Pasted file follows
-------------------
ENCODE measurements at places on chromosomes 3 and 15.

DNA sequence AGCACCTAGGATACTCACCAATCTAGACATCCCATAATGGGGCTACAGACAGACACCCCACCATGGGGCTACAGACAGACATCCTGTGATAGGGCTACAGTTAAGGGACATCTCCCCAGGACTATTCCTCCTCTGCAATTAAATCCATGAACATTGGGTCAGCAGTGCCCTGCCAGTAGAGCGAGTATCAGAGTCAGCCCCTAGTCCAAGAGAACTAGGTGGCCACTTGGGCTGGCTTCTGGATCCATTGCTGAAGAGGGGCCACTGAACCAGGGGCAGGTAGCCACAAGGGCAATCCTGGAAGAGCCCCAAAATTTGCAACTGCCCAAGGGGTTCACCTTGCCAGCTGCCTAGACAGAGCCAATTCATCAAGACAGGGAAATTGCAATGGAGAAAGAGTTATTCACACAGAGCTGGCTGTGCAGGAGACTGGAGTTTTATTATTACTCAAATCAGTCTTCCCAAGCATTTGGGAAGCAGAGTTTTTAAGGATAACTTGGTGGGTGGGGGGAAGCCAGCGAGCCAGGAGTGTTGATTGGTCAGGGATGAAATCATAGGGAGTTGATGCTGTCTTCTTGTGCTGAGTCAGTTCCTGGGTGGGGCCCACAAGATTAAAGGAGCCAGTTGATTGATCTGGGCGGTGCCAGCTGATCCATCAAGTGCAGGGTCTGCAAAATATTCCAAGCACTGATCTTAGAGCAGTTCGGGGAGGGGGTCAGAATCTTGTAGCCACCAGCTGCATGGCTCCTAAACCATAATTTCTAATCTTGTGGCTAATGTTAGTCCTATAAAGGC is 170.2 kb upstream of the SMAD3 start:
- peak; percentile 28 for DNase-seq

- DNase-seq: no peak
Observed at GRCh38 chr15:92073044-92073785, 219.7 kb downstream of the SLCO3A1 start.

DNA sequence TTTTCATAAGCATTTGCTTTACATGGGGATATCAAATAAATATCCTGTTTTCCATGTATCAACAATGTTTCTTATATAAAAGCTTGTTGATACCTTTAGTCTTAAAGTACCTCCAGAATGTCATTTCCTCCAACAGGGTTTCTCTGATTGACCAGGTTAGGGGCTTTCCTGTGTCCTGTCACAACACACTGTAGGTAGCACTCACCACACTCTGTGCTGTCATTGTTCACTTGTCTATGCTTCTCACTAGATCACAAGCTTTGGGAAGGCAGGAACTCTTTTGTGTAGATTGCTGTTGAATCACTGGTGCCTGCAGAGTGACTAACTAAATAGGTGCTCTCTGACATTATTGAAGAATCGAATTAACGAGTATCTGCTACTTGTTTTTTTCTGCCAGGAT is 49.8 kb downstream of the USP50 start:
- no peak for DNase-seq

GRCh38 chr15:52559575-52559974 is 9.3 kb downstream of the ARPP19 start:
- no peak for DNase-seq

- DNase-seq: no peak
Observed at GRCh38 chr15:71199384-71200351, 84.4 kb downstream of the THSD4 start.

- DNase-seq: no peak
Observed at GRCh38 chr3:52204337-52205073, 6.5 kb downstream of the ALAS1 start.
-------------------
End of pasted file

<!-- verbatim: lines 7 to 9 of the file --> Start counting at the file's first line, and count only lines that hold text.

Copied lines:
- no peak for DNase-seq

GRCh38 chr15:52559575-52559974 is 9.3 kb downstream of the ARPP19 start:
- no peak for DNase-seq